By indexer
179 days ago

Yellow horned-poppy

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The yellow horned-poppy (Glaucium flavum) is a native of Europe and western Asia but is a familiar wild flower on shingle beaches all round the coast of Great Britain except for northern Scotland. This suggests that the plant might have reached these shores courtesy of a shipwreck centuries ago and spread along the coast. Despite its preference for shingle beds above the high-water mark, it will also grow on sand and cliff tops.

The yellow horned-poppy will grow up to 36 inches (90 centimetres) high, but many specimens are much more low-lying than that due to being constantly battered by winds off the sea. The lower leaves grow on stalks off the main stem and have hairy lobes, whereas the upper leaves clasp the stem and have less prominent lobes.

The bright yellow flowers are up to three inches (7.5 centimetres) across and are seen from June to October. They are succeeded by seed capsules that are long and thin, up to 12 inches (30 centimetres) in length, and these form the “horns” that give the plant its name.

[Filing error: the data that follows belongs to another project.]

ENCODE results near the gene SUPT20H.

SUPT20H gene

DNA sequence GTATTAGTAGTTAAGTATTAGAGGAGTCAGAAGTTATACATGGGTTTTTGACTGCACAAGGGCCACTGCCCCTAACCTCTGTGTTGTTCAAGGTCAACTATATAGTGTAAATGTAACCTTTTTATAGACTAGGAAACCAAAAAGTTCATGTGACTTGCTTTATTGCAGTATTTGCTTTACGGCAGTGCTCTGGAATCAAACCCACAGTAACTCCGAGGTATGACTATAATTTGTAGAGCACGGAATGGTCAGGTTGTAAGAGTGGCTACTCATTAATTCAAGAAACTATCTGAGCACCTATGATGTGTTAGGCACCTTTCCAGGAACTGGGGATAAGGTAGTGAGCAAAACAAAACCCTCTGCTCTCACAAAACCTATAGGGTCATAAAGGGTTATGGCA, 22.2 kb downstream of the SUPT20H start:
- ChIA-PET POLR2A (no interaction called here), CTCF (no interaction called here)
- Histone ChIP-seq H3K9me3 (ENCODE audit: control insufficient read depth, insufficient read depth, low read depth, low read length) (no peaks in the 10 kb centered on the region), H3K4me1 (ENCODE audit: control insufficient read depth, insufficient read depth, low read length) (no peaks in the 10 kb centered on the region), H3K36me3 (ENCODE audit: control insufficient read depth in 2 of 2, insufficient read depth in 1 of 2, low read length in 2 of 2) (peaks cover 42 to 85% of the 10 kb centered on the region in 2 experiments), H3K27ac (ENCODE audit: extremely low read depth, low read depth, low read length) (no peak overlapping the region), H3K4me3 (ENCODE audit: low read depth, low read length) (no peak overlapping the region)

The yellow horned-poppy has an orange-coloured, foul-smelling sap that is highly poisonous, as are all parts of the plant. This is a wild flower that should be admired from a safe distance rather than be handled.
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Michellekidwell Those are beautiful flowers!
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Deliana Interesting article about this pretty flowers!
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indexer @Deliana There should be more along these lines to come in future!
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RalRey jaja ... anjá! Be careful, because sometimes under the beauty of the flower the poison hides!! Very good article. I know the poppy just from photos, and I did not know about this yellow one.
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indexer @RalRey There is another yellow variety, namely the Welsh poppy.
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